Paul.Zimmermann at loria.fr
Tue Aug 31 10:58:21 CEST 2010
Dear Tsz Wo Sze,
> Date: Mon, 30 Aug 2010 20:48:15 -0700 (PDT)
> From: Tsz Wo Sze <szetszwo at yahoo.com>
> Hi Pual and Torbjorn,
> Thanks for the replies. How did you achieve 10N+o(N)?
I don't know how Torbjörn gets 10N, but I agree with your calculation:
* we need two buffers of N for the inputs : total 2N
* we need a buffer of 2N for the output : total 2N
* we need two buffers of 4N each for the Fourier transforms : total 8N
(we reuse one buffer for the inverse transform)
> I understand that 12N can be done as following:
> Suppose we want to compute c = a*b,
> where a and b are N-bit integers
> Write N = MK,
> where M is the number of bits of the coefficients and K is the number of
> Write K = 2^k.
> Then, dimension D = 2K
> and the Schönhage-Strassen modulus 2^n + 1 requires to be
> (1) n >= 2M + k, and
> (2) D | 2n (or D | 4n using the sqrt(2) trick. We actually won't use (2)
> below. We just state it for completeness.)
> Then, |dft(a)| = nD >= (2M + k)D > 4MK = 4N,
> where |x| denotes the number of bits of x.
> Finally, the memory requirement is
> |a| + |b| + |dft(a)| + |dft(b)| + |c| > 12N.
> (Sorry for the late reply. I took some time to carefully think about it.)
> ----- Original Message ----
> > From: Torbjorn Granlund <tg at gmplib.org>
> > To: Paul Zimmermann <Paul.Zimmermann at loria.fr>
> > Cc: gmp-discuss at gmplib.org; Tsz Wo Sze <szetszwo at yahoo.com>
> > Sent: Thu, August 26, 2010 3:10:07 AM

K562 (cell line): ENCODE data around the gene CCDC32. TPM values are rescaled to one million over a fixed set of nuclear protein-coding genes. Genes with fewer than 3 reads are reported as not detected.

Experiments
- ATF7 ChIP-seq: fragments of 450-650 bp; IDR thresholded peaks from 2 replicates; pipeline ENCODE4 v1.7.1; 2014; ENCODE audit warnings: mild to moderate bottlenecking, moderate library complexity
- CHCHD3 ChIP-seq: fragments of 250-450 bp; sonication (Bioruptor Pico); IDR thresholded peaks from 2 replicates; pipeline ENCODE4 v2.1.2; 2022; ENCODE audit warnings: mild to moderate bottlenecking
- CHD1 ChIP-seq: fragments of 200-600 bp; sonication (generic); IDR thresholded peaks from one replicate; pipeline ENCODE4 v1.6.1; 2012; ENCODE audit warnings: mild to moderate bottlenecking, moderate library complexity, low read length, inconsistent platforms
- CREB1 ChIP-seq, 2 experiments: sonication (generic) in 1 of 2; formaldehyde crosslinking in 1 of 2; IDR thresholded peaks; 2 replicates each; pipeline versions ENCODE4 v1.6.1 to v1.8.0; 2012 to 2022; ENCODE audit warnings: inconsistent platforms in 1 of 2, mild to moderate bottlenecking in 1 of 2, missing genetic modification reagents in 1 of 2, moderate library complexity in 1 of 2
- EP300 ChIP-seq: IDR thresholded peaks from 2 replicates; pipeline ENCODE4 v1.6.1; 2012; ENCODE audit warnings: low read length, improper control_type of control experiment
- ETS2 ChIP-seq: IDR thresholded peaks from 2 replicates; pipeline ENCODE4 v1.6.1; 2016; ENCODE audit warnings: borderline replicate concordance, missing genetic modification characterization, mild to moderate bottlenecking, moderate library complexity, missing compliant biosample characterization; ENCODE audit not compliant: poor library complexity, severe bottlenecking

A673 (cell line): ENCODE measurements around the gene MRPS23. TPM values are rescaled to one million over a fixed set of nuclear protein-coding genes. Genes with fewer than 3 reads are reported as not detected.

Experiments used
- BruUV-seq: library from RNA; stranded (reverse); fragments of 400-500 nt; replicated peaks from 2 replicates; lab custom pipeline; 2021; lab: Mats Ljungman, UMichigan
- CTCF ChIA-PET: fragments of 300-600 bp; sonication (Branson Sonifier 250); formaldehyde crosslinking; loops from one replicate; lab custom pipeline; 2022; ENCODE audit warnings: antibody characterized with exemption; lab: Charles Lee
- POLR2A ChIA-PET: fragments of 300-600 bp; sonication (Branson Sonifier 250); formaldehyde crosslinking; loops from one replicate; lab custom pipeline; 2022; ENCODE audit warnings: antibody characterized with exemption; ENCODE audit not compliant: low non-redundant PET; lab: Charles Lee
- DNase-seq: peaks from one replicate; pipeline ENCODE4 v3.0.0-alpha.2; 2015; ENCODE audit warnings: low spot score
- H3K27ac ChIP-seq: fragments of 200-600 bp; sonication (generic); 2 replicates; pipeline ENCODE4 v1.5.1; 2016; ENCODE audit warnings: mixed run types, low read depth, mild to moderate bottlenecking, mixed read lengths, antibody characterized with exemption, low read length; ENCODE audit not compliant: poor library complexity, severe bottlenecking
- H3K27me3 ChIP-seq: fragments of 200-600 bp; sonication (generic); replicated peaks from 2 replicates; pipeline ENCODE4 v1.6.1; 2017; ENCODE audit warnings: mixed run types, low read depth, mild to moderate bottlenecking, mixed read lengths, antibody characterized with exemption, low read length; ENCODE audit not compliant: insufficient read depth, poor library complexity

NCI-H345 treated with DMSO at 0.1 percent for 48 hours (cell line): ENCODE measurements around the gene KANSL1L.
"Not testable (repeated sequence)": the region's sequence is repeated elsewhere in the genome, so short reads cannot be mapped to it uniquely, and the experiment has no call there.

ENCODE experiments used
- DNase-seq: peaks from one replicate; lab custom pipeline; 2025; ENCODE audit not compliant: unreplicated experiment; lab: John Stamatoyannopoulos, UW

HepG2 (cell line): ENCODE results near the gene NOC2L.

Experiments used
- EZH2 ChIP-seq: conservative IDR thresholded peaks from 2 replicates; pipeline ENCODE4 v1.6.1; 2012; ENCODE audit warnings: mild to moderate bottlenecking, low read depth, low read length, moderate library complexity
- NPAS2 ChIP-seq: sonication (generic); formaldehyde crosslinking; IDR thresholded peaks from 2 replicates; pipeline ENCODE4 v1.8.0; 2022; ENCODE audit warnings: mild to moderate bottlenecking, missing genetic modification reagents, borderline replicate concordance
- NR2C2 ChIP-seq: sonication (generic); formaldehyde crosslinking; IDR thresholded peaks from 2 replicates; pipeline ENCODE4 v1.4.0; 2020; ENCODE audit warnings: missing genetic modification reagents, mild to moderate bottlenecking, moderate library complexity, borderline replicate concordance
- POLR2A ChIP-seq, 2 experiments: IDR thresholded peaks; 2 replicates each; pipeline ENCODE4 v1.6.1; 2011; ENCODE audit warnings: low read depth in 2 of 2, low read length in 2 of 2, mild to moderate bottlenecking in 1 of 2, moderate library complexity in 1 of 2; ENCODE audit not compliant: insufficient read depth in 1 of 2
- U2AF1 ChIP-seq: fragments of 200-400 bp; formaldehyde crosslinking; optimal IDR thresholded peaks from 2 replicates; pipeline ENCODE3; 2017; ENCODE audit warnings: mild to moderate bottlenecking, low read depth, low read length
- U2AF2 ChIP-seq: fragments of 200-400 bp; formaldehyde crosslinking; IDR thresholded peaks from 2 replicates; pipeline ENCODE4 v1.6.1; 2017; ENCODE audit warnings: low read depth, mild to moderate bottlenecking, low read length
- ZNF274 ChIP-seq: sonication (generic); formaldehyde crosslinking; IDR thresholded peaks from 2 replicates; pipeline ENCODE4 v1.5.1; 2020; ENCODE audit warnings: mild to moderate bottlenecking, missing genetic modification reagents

> > Subject: Re: Schönhage-Strassen
> > Paul Zimmermann <Paul.Zimmermann at loria.fr> writes:
> > the memory usage is about 8n (in addition to the inputs and output). Thus
> > is 12n if you count the inputs and output. With 16GB memory you should be
> > to multiply two numbers of 1.33GB, thus about 3.2 billion digits.
> > I think that's slightly exaggerated with GMP 5.0.1. I think that input
> > operands, the result operand, and scratch space, together need 10n+o(n)
> > bits of space when multiplying two n-bit operands.
> > the Hybrid NTT might be faster in some ranges of n. However I'd like to see
> > real timings on the same architecture to be convinced.
> > I believe large-integer multiplication based on FFT's that operate over
> > a fixed-order algebraic domain will have a complexity of the type
> > O(n log n log log n log log log n ...)
> > while with a domain that grows with operand size can be made better,
> > such as
> > O(n log n log log n)
> > of Schönhage-Strassen's mod 2^t+1 algorithm ("SSA"). (One can actually
> > do slightly better as demonstrated by Martin Fürer; the log log n factor
> > can be replaced by 2^(log*n).)
> > In practice, given that log log log n ... will be 1+espilon as long as
> > we multiply numbers thatfit in any hard disk anybody can afford, one may
> > very well work with a fixed-order domain.
> > The experience of the GMP team is that working over such a domain is
> > faster than SSA for operands over a certain limit, contrary to what the
> > assymptotics. The reason for this is, I believe, that SSA as
> > implemented suffers from poor spatial locality. It is not easy to fix
> > that; for huge operands a single coefficient in the domain will be too
> > large for the L1 cache!
> > --
> > Torbjörn
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